¶ 18 Ms. Reagan's report of May 15, 2002, was admitted into evidence at the termination hearing. The report indicated that Mother expressed little interest in interacting with M.E.P., other than changing his clothes and bottle-feeding. See WHO Report, 5/15/2002. The report also indicated that Mother preferred to allow M.E.P. to roam the room and play on his own, and Ms. Reagan directed Mother repeatedly to play with M.E.P. Id. At the termination hearing, Ms. Reagan testified that the child recognized Mother, as he would any other person that transported him to the supervised visits, but Ms. Reagan did not feel that M.E.P. would miss Mother if she did not visit him. N.T. Trial, 6/17/2002, at 25. Ms. Reagan also testified that she felt M.E.P. was bonded with his primary caretaker in foster care. Id. at 24. The trial court found Ms. Reagan's testimony credible, and we will not disturb that credibility finding on appeal. See Smith, 650 A.2d at 474.
¶ 19 We glean from Mother's testimony that she took several measures to remedy her situation following WCCB's filing of the Petition to Terminate. N.T. Trial, 6/17/2002, at 182. Mother started to receive Supplemental Security Income (SSI) benefits and made small repairs to her parents' home. Id. at 169. Mother also obtained an apartment but did not move into it because she didn't have the money. Id. at 184. However, Mother intended to move back in with her parents after their home was repaired. Id. at 185. When questioned regarding her refusal to obtain counseling, Mother responded that she would not accept help from anyone other than Calvin Parker, Frank Marscelli, her attorney and Grandmother. Id.
¶ 20 Thus, the overwhelming body of testimony and evidence presented by WCCB at the termination hearing satisfies this Court that the trial court did not err when it found that Mother, with intense hands-on assistance, did not learn and apply proper parenting skills during M.E.P.'s 18-month stay in foster care and could not learn proper parenting skills in the future. These deficiencies were exacerbated by her dependency on Grandmother, Mother's refusal to leave her parents' home and refusal to obtain individual counseling. See Trial Court Opinion, 9/19/2002, at 19. Mother's slight remedial measures, taken after WCCB filed its Petition to Terminate, were not sufficient to indicate to the trial court that she wished to learn or apply proper parenting techniques in raising M.E.P. See 23 Pa.C.S.A. § 2511(b) (court will not consider remedial measures taken after Petition to Terminate filed pursuant to 23 Pa.C.S.A. § 2511(a)(1) or (8)). Accordingly, we find that the trial court did not err when it determined, pursuant to 23 Pa.C.S.A. § 2511(a)(1) and (a)(2), that Mother failed to perform parental duties and would be unable to learn them in the future.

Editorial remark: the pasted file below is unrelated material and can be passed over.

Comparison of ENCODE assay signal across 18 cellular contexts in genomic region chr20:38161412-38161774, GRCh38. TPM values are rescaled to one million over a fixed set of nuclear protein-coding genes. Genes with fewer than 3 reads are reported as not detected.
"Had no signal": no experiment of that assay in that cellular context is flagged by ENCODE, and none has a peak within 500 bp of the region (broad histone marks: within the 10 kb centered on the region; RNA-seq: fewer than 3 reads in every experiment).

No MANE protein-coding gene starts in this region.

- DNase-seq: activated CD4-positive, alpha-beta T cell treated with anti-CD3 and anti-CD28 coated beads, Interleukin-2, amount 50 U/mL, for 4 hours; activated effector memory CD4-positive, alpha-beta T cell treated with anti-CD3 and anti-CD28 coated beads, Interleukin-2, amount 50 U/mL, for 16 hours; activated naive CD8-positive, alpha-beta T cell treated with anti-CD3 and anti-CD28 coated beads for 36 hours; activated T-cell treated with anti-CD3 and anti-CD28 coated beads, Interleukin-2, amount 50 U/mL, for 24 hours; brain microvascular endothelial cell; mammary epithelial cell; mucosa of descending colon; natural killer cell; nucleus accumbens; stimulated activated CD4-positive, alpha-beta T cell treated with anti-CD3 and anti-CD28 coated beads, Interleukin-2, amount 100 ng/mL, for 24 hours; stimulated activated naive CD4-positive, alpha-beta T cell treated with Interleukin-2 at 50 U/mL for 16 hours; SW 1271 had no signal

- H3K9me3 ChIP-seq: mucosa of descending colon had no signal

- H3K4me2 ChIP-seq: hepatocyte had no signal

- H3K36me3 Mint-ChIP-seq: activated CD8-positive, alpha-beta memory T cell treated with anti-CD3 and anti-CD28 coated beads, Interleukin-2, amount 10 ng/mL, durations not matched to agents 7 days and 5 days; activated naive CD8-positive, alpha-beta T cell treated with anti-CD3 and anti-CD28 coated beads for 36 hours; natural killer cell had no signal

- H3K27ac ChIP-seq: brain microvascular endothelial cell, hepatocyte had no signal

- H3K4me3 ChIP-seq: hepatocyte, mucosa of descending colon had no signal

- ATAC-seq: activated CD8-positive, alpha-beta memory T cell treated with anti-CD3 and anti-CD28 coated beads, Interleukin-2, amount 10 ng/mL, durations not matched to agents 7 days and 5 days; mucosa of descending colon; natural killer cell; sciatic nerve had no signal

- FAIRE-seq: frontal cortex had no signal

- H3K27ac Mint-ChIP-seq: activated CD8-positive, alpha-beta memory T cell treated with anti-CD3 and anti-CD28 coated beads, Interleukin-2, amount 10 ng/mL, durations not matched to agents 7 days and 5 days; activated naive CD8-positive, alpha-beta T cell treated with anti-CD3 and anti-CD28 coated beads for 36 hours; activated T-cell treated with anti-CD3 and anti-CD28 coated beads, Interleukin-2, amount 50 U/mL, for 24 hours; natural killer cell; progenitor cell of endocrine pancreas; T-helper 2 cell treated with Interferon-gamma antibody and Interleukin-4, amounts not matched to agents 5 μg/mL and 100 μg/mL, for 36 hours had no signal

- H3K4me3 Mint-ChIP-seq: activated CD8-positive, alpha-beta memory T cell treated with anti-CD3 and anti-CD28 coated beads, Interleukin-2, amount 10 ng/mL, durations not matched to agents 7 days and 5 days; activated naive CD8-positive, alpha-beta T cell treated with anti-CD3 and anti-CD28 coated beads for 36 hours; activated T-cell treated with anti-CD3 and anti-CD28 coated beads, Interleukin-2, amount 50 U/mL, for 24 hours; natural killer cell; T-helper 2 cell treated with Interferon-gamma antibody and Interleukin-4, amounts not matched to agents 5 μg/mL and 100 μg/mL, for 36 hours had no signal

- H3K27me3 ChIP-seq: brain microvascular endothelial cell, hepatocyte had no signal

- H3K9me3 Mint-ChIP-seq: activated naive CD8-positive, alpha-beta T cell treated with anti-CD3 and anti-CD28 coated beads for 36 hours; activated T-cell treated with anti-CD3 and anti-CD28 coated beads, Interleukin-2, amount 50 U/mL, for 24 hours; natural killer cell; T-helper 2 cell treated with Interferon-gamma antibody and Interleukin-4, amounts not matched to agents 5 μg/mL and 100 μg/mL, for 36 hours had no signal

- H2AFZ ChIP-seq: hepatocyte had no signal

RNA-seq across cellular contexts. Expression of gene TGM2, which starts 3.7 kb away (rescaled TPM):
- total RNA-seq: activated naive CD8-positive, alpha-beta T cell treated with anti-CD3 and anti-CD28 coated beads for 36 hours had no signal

¶ 21 Next, we consider whether the trial court erred when it found that termination was proper pursuant to 23 Pa.C.S.A. § 2511(a)(5) and § 2511(b). In order for termination pursuant to 23 Pa.C.S.A. § 2511(a)(5) to be proper, the following factors must be demonstrated: (1) the child has been removed from parental care for at least six months; (2) the conditions which led to the child's removal or placement continue to exist; (3) the parents cannot or will not remedy the conditions which led to removal or placement within a reasonable period of time; (4) the services reasonably available to the parents are unlikely to remedy the conditions which led to removal or placement within a reasonable period of time; and (5) termination of parental rights would best serve the needs and welfare of the child. See In Re: B.J.R., 579 A.2d 906, 908 (Pa.Super. 1990).